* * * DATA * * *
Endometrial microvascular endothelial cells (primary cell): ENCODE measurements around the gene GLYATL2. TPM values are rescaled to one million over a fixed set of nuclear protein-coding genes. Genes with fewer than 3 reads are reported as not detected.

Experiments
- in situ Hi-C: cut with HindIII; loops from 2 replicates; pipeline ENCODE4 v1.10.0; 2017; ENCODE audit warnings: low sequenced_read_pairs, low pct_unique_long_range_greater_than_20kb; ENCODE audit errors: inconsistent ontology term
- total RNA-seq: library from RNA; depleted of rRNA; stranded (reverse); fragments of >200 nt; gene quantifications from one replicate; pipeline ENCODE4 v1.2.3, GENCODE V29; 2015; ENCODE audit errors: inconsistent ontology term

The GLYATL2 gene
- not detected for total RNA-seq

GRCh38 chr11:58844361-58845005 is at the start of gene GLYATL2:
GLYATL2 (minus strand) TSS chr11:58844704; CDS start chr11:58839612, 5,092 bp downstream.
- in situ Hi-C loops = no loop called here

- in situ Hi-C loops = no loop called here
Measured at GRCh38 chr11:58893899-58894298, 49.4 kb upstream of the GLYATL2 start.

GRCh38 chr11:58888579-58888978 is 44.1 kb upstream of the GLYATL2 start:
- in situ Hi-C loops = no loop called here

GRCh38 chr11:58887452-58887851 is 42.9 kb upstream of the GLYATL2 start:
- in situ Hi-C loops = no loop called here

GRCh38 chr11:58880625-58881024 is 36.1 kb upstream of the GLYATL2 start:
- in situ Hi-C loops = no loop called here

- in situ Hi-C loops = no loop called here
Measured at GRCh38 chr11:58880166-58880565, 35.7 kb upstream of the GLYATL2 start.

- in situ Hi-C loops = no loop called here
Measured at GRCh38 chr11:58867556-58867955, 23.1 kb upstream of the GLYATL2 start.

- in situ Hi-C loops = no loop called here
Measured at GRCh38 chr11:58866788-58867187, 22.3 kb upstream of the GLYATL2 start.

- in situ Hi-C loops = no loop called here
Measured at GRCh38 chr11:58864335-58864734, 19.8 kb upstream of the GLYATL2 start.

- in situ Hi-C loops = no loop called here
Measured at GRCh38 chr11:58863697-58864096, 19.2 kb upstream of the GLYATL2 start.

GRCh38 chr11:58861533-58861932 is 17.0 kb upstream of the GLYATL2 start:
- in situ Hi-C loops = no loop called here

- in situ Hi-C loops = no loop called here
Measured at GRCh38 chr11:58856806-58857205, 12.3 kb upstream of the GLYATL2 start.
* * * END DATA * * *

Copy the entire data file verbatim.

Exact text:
Endometrial microvascular endothelial cells (primary cell): ENCODE measurements around the gene GLYATL2. TPM values are rescaled to one million over a fixed set of nuclear protein-coding genes. Genes with fewer than 3 reads are reported as not detected.

Experiments
- in situ Hi-C: cut with HindIII; loops from 2 replicates; pipeline ENCODE4 v1.10.0; 2017; ENCODE audit warnings: low sequenced_read_pairs, low pct_unique_long_range_greater_than_20kb; ENCODE audit errors: inconsistent ontology term
- total RNA-seq: library from RNA; depleted of rRNA; stranded (reverse); fragments of >200 nt; gene quantifications from one replicate; pipeline ENCODE4 v1.2.3, GENCODE V29; 2015; ENCODE audit errors: inconsistent ontology term

The GLYATL2 gene
- not detected for total RNA-seq

GRCh38 chr11:58844361-58845005 is at the start of gene GLYATL2:
GLYATL2 (minus strand) TSS chr11:58844704; CDS start chr11:58839612, 5,092 bp downstream.
- in situ Hi-C loops = no loop called here

- in situ Hi-C loops = no loop called here
Measured at GRCh38 chr11:58893899-58894298, 49.4 kb upstream of the GLYATL2 start.

GRCh38 chr11:58888579-58888978 is 44.1 kb upstream of the GLYATL2 start:
- in situ Hi-C loops = no loop called here

GRCh38 chr11:58887452-58887851 is 42.9 kb upstream of the GLYATL2 start:
- in situ Hi-C loops = no loop called here

GRCh38 chr11:58880625-58881024 is 36.1 kb upstream of the GLYATL2 start:
- in situ Hi-C loops = no loop called here

- in situ Hi-C loops = no loop called here
Measured at GRCh38 chr11:58880166-58880565, 35.7 kb upstream of the GLYATL2 start.

- in situ Hi-C loops = no loop called here
Measured at GRCh38 chr11:58867556-58867955, 23.1 kb upstream of the GLYATL2 start.

- in situ Hi-C loops = no loop called here
Measured at GRCh38 chr11:58866788-58867187, 22.3 kb upstream of the GLYATL2 start.

- in situ Hi-C loops = no loop called here
Measured at GRCh38 chr11:58864335-58864734, 19.8 kb upstream of the GLYATL2 start.

- in situ Hi-C loops = no loop called here
Measured at GRCh38 chr11:58863697-58864096, 19.2 kb upstream of the GLYATL2 start.

GRCh38 chr11:58861533-58861932 is 17.0 kb upstream of the GLYATL2 start:
- in situ Hi-C loops = no loop called here

- in situ Hi-C loops = no loop called here
Measured at GRCh38 chr11:58856806-58857205, 12.3 kb upstream of the GLYATL2 start.